Another day went past and drummer Alex Arizpe’s back started to tweak him. “As usual, Life is attempting to keep us from playing this show on Friday. Lucas suddenly developed a harsh sinus congestion and my back is threatening to give out. We’re working last minute on getting cymbals for the show and time is ticking away ever so quickly. It’s always something! But we are two-hundred percent determined on executing our set. WE’RE GONNA DO THIS! We are willing to sacrifice everything for this one moment, ready to punch anyone or anything that gets in our way. The universe has been against us from day one, and we’re not gonna get fucked over by it, or God or the devil or anyone or anything! We’re ready to quit jobs, health and money for this set that may mean nothing to anyone else but us. We are, and have always been, professional and punctual. We will rise and we will rock the shit out of it! It’s not about the venue, it’s about the performance. This moment is ours, and we will choke it into submission and fuck every second of this set to complete satisfaction. And that’s how you retaliate against the universe! After that, we can cry and die! At this point we don’t care if we die on stage, but we’re gonna do it no matter what! Business Machines for life!”
Calls went out. The necessary hardware was secured.
A railed-in, elevated seating area near Big Star’s center served as the stage. Production—both audio and visual—was expectedly minimal, but as Fun Haunts kicked into its aggro-tinged power pop, a 100% on point mix emerged. Even to brand-new ears, and at an already kicking volume, everything could be heard
No similar lack of familiarity accompanied Bayou Vimana. They’d been gigging around town for years on bills both large and small and built a ‘must-see’ reputation among those who like their rock hard-livin’ and dirty. Consisting of a bunch of dudes who’d been playing Houston since the 90s in acts like Twenty-Three, Donkey Punch, End Result, Small Craft Advisory, The Drunks, Vice Grip, and WD-40oz, playing a table island in front of an initially half-attentive crowd was old hat.
But BV became a band for one reason, literally: to rock as many asses as possible while still able to do so. And, as amply demonstrated on their now played-into-the-ground EP, they are up to the task. Listen to it. Imagine it live. The experience is every bit as good as you would hope and lacking even the tiniest whiff of cheese.
The Cops are hugely entertaining. They dress like cops. They play short bursts of retro punk. They were the perfect setup.
Business Machines filed onto the stage for one last tuning and level check. Gil Lira (The Killer Hearts, ex-Bickley) plunked his bass, filling in for the one missing member from the classic line-up, Andrew Harper. Alex clattered around his kit. Lucas paced. Guitarist John Michael plugged into his rig and…nothing. Not even a hum or pop. Matthew Juarez (Lucas’s brother. former Sore Loser bandmate, and promoter of tonight’s show) stepped into the fray, poking and prodding however he could. Cables and power supplies were checked, rerouted, turned off, turned on. Still nothing.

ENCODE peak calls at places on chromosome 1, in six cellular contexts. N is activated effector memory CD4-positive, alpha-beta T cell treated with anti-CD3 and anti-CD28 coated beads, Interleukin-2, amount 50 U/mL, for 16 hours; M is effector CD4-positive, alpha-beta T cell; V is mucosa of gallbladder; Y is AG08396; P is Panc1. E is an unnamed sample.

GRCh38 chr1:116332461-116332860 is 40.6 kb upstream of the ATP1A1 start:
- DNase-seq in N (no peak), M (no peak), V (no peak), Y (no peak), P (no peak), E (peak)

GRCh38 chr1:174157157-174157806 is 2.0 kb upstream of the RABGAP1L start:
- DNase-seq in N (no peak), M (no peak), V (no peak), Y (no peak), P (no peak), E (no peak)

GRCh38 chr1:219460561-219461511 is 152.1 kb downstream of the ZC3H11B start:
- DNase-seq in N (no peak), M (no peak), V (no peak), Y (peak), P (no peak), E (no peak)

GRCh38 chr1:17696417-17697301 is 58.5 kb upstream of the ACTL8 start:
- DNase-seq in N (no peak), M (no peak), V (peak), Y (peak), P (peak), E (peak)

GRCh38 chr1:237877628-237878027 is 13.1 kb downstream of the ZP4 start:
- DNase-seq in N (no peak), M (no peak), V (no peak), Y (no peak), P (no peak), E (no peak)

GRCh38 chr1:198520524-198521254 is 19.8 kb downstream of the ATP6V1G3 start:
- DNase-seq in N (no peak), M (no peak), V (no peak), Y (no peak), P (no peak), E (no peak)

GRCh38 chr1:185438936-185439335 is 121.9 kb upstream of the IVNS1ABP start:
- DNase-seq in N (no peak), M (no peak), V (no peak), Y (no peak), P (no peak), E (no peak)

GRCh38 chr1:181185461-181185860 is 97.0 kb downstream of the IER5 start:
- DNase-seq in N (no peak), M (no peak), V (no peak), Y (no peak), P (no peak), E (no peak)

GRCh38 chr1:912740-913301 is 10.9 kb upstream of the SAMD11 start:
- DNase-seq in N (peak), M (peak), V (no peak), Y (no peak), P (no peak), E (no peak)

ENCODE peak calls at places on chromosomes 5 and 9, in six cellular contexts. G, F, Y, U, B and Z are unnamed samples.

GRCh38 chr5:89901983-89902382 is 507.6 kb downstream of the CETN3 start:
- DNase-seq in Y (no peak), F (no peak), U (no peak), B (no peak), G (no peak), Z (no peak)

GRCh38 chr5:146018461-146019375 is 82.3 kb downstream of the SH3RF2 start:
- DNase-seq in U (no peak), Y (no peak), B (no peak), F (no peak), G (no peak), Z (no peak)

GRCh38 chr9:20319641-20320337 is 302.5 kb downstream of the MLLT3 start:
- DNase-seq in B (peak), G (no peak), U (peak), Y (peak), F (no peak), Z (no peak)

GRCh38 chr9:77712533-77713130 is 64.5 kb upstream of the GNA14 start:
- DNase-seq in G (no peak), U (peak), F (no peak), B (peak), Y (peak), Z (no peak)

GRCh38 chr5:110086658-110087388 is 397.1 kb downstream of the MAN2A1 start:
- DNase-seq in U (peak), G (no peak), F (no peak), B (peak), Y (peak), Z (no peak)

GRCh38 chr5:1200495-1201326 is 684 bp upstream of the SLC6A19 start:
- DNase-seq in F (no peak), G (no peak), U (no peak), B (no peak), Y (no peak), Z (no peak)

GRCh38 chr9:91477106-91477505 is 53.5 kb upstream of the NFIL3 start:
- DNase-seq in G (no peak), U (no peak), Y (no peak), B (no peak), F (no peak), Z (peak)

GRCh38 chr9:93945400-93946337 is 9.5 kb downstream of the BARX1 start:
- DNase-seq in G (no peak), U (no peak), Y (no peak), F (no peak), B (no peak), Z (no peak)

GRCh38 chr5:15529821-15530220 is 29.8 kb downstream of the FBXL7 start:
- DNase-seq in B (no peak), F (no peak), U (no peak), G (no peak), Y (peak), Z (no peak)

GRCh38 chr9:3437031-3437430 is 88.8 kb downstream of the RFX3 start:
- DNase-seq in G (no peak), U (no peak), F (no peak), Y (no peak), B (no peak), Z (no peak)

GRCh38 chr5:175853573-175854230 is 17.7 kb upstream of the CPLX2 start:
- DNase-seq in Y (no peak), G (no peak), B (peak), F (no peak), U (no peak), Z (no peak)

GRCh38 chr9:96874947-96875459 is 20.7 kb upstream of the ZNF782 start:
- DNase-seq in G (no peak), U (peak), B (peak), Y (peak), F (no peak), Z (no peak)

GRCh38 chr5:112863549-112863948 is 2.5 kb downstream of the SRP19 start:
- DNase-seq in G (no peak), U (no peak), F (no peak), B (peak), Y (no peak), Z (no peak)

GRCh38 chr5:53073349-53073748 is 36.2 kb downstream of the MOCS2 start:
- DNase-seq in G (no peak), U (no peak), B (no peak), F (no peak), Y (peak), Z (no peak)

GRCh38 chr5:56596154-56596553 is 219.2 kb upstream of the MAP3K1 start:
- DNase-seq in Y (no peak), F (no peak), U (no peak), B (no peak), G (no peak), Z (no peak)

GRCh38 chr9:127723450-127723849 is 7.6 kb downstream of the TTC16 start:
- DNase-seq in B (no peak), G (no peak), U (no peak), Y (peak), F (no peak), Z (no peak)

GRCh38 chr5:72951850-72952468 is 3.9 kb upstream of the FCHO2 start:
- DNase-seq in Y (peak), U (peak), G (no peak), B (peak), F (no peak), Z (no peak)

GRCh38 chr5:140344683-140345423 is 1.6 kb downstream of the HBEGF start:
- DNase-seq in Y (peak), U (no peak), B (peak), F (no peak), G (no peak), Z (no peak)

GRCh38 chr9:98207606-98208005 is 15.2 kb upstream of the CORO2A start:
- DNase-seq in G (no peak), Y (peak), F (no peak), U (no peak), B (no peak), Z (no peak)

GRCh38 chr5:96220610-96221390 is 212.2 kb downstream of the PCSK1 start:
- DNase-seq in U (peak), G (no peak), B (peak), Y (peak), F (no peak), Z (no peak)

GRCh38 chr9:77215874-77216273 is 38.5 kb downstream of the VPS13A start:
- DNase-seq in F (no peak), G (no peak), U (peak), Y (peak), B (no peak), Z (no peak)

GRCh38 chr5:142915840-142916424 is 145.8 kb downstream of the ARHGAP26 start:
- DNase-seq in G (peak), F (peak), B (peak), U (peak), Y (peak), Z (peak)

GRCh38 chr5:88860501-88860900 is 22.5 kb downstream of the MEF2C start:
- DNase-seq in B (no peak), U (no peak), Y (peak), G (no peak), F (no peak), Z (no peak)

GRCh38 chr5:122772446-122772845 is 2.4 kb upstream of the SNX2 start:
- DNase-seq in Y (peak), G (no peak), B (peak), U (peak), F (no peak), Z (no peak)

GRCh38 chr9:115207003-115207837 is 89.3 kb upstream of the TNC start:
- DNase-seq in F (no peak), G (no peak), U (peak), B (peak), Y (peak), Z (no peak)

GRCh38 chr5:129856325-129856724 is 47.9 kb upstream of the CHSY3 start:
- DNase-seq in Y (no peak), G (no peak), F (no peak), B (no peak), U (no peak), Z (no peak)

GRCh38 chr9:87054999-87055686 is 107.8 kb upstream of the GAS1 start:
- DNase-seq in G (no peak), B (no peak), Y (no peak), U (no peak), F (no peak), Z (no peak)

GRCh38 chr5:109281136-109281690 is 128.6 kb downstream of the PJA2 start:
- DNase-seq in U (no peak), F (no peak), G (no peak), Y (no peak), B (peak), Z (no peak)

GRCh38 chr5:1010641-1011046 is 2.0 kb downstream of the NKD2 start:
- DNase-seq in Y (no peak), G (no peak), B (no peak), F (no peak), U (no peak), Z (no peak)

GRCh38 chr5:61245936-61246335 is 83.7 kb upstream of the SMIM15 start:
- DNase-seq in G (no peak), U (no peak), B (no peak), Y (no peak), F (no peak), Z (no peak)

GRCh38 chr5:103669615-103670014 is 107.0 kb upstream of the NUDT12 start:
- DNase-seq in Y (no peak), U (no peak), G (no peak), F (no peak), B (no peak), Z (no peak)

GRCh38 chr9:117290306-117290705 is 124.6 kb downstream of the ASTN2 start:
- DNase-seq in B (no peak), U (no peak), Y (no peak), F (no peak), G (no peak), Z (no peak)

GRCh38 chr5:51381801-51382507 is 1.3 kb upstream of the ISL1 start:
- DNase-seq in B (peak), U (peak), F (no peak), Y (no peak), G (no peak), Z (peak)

A call for merciful assistance (aka “can we please borrow someone’s amp”) went out and went out again. One of the Cops’ guitarists stepped into the breach.
‘Chronic Marriage Syndrome’ lurched from the gate, disparate parts of a whole as everyone got their legs under them. As the stomp of perennial b-side ‘No Class’ kicked in, a groove started to emerge. ‘Big Trip,’ a young man’s letter home from the rock n’ roll road, followed as the band’s power continued to grow. Lucas strained at first, but when the song got to its bridge and he started the talking-to-his-mom part of the lyrics, the clouds parted.
Juarez ditched the mic stand as ‘Secret Admirer’s slither began. Mid-tempo and one of the greatest stalker songs ever, it brought full gel to the band and crystalized Lucas’s comfort out front.
Hot Water Music-tinged ‘The Real’ kicked Business Machines into attack mode and when the pure garage of ‘Biggest Little Whorehouse in Texas’ (a 90-sec ode to Ken Lay and Enron) followed, blast off occurred. ‘Down But Not Out,’ ‘Rock n’ Roll,’ ‘Pattern,’ and ‘Almost Automatic’ were non-stop shreds of undiluted rock glory, removing time and space the way only the best can. There was a third option after all. Greatness.
And then it was over. A friend who hadn’t caught them back in the day leaned in: “Dude. What the hell? A great band, with great songs, and a great show. How did this not happen?”
Show biz, brother. But it would still be amazing to see what this looked like at the end of even a four-show run sometime. Holy shit.
L.A. shows are coming. More for Texas too.